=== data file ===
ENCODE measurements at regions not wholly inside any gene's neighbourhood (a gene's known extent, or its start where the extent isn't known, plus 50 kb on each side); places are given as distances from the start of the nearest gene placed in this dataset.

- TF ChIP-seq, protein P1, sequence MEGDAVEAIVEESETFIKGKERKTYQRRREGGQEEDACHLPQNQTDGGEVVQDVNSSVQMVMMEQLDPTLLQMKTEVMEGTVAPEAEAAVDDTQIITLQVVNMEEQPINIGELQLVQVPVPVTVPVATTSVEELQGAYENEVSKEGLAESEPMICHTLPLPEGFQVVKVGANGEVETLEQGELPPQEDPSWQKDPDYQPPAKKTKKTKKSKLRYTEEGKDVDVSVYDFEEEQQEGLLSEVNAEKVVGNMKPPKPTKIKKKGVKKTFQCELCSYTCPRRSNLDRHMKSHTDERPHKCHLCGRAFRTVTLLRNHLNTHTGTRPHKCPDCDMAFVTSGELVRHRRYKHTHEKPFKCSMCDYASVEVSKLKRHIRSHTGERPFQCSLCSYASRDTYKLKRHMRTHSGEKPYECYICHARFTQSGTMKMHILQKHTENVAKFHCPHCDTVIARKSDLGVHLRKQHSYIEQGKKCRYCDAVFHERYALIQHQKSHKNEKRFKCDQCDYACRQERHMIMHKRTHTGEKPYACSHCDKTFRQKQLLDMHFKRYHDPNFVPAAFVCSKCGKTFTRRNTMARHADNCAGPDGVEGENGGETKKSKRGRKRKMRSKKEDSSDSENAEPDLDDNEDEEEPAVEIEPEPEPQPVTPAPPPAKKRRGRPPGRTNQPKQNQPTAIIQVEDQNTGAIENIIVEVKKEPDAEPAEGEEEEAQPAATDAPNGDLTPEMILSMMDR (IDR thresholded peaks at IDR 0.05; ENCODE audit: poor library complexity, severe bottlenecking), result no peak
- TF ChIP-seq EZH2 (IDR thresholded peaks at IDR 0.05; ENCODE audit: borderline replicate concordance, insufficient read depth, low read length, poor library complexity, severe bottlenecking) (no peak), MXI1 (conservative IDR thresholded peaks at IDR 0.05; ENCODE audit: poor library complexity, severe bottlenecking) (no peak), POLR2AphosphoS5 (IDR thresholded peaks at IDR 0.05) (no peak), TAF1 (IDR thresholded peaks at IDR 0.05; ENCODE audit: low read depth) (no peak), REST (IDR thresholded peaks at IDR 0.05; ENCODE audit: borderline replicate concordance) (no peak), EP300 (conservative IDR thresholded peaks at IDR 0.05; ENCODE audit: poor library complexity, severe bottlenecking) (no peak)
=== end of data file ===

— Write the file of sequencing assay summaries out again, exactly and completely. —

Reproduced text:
ENCODE measurements at regions not wholly inside any gene's neighbourhood (a gene's known extent, or its start where the extent isn't known, plus 50 kb on each side); places are given as distances from the start of the nearest gene placed in this dataset.

- TF ChIP-seq, protein P1, sequence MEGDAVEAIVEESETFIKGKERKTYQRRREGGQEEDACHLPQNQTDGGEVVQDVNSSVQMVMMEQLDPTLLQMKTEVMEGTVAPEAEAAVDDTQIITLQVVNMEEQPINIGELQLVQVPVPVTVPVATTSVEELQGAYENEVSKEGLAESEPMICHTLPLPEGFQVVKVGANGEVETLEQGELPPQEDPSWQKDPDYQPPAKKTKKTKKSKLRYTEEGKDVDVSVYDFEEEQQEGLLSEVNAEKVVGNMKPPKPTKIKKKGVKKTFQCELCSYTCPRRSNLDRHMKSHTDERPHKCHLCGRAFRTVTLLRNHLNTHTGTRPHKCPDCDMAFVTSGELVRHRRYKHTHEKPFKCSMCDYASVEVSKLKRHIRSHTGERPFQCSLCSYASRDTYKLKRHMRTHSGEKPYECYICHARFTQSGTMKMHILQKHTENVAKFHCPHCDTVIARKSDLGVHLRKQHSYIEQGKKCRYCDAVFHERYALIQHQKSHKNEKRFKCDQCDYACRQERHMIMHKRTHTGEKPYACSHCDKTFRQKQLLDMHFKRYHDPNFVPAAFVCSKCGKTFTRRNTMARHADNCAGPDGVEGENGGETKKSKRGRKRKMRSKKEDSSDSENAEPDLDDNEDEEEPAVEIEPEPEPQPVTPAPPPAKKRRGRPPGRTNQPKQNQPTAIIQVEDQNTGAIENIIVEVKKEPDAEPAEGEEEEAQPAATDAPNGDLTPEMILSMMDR (IDR thresholded peaks at IDR 0.05; ENCODE audit: poor library complexity, severe bottlenecking), result no peak
- TF ChIP-seq EZH2 (IDR thresholded peaks at IDR 0.05; ENCODE audit: borderline replicate concordance, insufficient read depth, low read length, poor library complexity, severe bottlenecking) (no peak), MXI1 (conservative IDR thresholded peaks at IDR 0.05; ENCODE audit: poor library complexity, severe bottlenecking) (no peak), POLR2AphosphoS5 (IDR thresholded peaks at IDR 0.05) (no peak), TAF1 (IDR thresholded peaks at IDR 0.05; ENCODE audit: low read depth) (no peak), REST (IDR thresholded peaks at IDR 0.05; ENCODE audit: borderline replicate concordance) (no peak), EP300 (conservative IDR thresholded peaks at IDR 0.05; ENCODE audit: poor library complexity, severe bottlenecking) (no peak)